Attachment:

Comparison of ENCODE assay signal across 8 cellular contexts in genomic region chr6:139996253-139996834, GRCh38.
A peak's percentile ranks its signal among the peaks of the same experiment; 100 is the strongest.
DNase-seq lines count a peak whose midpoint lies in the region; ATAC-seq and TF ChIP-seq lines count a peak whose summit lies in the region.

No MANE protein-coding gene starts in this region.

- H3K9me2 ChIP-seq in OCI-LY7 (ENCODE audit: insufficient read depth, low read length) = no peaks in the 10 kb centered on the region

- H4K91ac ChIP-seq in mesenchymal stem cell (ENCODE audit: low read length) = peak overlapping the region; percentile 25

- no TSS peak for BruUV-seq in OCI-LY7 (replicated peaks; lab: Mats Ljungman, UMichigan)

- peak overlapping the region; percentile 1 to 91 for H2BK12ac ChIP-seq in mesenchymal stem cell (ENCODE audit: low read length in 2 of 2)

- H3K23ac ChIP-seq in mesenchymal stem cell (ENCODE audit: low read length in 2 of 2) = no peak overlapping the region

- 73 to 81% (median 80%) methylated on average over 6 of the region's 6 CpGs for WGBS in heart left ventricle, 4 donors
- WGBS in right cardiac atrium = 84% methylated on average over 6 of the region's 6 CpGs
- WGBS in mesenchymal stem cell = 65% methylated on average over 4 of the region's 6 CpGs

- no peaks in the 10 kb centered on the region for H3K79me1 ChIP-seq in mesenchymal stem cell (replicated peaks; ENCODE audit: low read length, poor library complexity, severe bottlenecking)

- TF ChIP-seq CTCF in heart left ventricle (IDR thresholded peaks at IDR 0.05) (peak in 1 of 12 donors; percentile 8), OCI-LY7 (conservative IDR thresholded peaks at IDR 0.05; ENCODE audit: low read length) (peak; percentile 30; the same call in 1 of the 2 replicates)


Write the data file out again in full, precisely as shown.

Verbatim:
Comparison of ENCODE assay signal across 8 cellular contexts in genomic region chr6:139996253-139996834, GRCh38.
A peak's percentile ranks its signal among the peaks of the same experiment; 100 is the strongest.
DNase-seq lines count a peak whose midpoint lies in the region; ATAC-seq and TF ChIP-seq lines count a peak whose summit lies in the region.

No MANE protein-coding gene starts in this region.

- H3K9me2 ChIP-seq in OCI-LY7 (ENCODE audit: insufficient read depth, low read length) = no peaks in the 10 kb centered on the region

- H4K91ac ChIP-seq in mesenchymal stem cell (ENCODE audit: low read length) = peak overlapping the region; percentile 25

- no TSS peak for BruUV-seq in OCI-LY7 (replicated peaks; lab: Mats Ljungman, UMichigan)

- peak overlapping the region; percentile 1 to 91 for H2BK12ac ChIP-seq in mesenchymal stem cell (ENCODE audit: low read length in 2 of 2)

- H3K23ac ChIP-seq in mesenchymal stem cell (ENCODE audit: low read length in 2 of 2) = no peak overlapping the region

- 73 to 81% (median 80%) methylated on average over 6 of the region's 6 CpGs for WGBS in heart left ventricle, 4 donors
- WGBS in right cardiac atrium = 84% methylated on average over 6 of the region's 6 CpGs
- WGBS in mesenchymal stem cell = 65% methylated on average over 4 of the region's 6 CpGs

- no peaks in the 10 kb centered on the region for H3K79me1 ChIP-seq in mesenchymal stem cell (replicated peaks; ENCODE audit: low read length, poor library complexity, severe bottlenecking)

- TF ChIP-seq CTCF in heart left ventricle (IDR thresholded peaks at IDR 0.05) (peak in 1 of 12 donors; percentile 8), OCI-LY7 (conservative IDR thresholded peaks at IDR 0.05; ENCODE audit: low read length) (peak; percentile 30; the same call in 1 of the 2 replicates)